Agreed. The additional advantages are that we manage to keep our insurance rates very low (between my bar association discount and neither my husband nor I having even a single speeding ticket in the last 10 years, we pay almost nothing for significant coverage), our fuel and maintenance needs low, etc. Sure, it takes some cooperation and communication to get both of us where we need to be when we need to be there, but I work from home so the car doesn’t need to sit unused in a parking lot all day. We even managed okay when we had a child in our home. Car stuff is just not something that is a priority for me – I’d rather have a horse, lol.

        • Me - now with more humidity says:

          Depends on where he/she lives and other factors. In many areas, there’s no way to make do with one car. Here, my wife’s work is 45 mins away. And I shuttle our kids to activities. No way one car works — so we bought two used ones.

  12. heart.shaped.rock says:

    The dealer invoice is NOT how much the dealer paid for the car. The dealer doesn’t even really pay for the car. They are basically loaned the car and make what are called ‘floor payments’ to the factory as long as the car is on their lot.

    • verdegrrl says:

      Errrr, the dealer does have to pay the factory for the car when they sell it. And depending on the flooring plan and incentives, the invoice may be what they pay for the car. It all depends on how hot the factory thinks the car will be.

      Most times flooring starts kicking in around 30 to 90 days. Then it starts costing the dealer money to keep the car there. So they generally make the best deals on inventory that has sat there the longest. Purple car with pea green upholstery and loaded with every option in the book and then some which has been sitting there for 6 months? You’ll likely get the largest discount.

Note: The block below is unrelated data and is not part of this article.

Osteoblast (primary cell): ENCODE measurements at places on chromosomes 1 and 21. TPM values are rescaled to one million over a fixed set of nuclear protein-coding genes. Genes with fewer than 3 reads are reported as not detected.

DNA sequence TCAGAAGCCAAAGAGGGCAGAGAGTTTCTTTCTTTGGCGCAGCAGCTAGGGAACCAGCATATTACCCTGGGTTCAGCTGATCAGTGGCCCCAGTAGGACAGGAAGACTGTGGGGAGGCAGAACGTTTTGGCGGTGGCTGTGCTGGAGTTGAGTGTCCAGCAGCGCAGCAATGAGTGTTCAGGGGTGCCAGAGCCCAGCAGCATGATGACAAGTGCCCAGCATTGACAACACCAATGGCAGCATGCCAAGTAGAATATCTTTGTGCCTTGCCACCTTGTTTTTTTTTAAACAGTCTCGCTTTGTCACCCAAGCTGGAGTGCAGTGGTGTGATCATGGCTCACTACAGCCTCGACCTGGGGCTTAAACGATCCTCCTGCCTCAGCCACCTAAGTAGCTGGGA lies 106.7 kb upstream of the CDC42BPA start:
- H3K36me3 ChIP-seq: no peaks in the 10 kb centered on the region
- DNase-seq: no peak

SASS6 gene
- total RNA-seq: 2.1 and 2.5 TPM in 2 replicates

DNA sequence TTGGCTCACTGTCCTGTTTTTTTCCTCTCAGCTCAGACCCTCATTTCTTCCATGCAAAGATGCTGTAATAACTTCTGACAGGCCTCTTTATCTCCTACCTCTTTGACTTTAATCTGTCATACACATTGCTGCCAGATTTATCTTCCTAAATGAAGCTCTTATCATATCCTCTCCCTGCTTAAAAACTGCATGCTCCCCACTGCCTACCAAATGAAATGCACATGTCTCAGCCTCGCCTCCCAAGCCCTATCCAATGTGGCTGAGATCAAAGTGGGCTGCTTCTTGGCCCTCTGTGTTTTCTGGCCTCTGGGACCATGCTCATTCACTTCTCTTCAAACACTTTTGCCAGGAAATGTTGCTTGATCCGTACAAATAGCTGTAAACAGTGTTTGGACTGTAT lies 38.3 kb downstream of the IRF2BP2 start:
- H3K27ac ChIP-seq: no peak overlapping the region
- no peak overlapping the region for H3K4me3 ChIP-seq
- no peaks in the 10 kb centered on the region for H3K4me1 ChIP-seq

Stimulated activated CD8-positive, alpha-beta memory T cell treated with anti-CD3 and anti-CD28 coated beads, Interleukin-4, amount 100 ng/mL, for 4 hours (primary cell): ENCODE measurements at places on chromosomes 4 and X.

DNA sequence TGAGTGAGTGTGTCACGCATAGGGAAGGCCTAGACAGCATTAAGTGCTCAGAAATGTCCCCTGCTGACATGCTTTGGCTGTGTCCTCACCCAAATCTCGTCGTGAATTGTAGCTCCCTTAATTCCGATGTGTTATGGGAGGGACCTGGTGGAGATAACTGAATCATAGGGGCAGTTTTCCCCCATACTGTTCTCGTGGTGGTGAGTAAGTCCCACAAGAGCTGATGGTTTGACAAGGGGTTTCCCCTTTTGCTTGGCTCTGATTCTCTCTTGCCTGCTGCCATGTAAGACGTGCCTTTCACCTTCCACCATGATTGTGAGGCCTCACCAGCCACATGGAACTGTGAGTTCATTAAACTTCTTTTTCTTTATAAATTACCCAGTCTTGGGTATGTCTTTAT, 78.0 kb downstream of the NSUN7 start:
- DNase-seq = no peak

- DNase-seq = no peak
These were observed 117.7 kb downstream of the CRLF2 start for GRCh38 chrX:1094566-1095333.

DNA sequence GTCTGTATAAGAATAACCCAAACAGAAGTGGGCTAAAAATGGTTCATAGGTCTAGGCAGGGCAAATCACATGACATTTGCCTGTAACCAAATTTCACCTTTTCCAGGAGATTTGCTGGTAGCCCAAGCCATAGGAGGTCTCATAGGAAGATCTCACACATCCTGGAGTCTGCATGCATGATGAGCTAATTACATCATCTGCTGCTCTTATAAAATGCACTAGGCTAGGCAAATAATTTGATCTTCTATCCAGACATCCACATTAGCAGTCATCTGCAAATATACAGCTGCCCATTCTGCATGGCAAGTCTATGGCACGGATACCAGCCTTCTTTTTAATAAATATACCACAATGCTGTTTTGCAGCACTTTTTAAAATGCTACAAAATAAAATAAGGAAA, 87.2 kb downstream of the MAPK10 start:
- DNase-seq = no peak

13. Blueskylaw says:

    Ignore the four square scam, don’t buy a car based on monthly payments, negotiate up from the dealers car cost not down from their asking price, when the salesman says I have to run this by my manager, don’t talk next to the phone on his desk because it’s probably set on speakerphone, no dealership advertising stickers on my car, don’t put a deposit down on any car, walk away if you don’t feel comfortable.

  14. mcs328 says:

    I use truecar.com through American Express and you can find local dealerships willing to sell it for you $1000 below invoice. She settles for $100 over invoice. I’ve looked at several makes and models using the site and sell price is always below invoice.

  15. zweifel says:

    Best car buying advice: Don’t buy new. Get a friend who knows something about cars to help and start shopping on CL/autotrader. While it’s true used cars cost more than they did 2-4 years ago, they’re still MUCH cheaper than new cars. I know – I just bought 2 used cars this year.

    • crazedhare says:

      Are manufacturers extending 0% financing to certified used cars now? My access to 0% financing from the dealer for a new car was the biggest reason I decided against buying used. And lest you trot out the “Don’t finance, save up and pay cash” canard, in a 0% financing it would be by far better to keep the wad of cash in savings, earn even the paltry 1-2% a year, but have an emergency fund, than to part with the large sum. I’ve even seen some dealers even advertising 0% financing for 60 months, rather than the mere 36 months as when I bought.

      • zweifel says:

        Well, you’re not going to find “certified used” on CL. Not against financing per se – but I do know that my credit union (Penfed) offers 2.99% loans on used cars. 3% on a $10K loan is still a much smaller obligation than 0% on $20K.

    • Buckus says:

      If you’re looking at 2-4 year old cars, the savings over new may not be worth it.

      Real example:
      I bought a 2010 Honda Odyssey new for $800 more than what the dealer wanted on a 2 year-old Odyssey with exactly the same equipment (same trim, etc. Only diff was exterior color).

      For $800 more I got:
      – 30,000 less miles used (or 6,000 miles from being out of warranty)
      – Lower financing rates because of new
      – Opportunity to be the first (or one of the first) to fart into the seat cushions

      Obviously this is only one experience, but the point is that with increased used-car demand, new cars aren’t necessarily a bad deal.

      • zweifel says:

        Well I’m too cheap to do 2-4 year-old cars . I was thinking more like 4-6 years old (which is what I’ve always bought, and then driven for 4-5 years). I concede It’s hard to place a monetary value on your third bullet.

        • pecan 3.14159265 says:

          Car shopping isn’t a fun thing for me, so there’s no reason for me to want to do it every five years. I plan to drive my car for at least 10 years, and at that point we’ll revisit buying a car.

        • Buckus says:

          $10.

      • veronykah says:

        You are also talking about buying a used car from a dealer, which I would never do.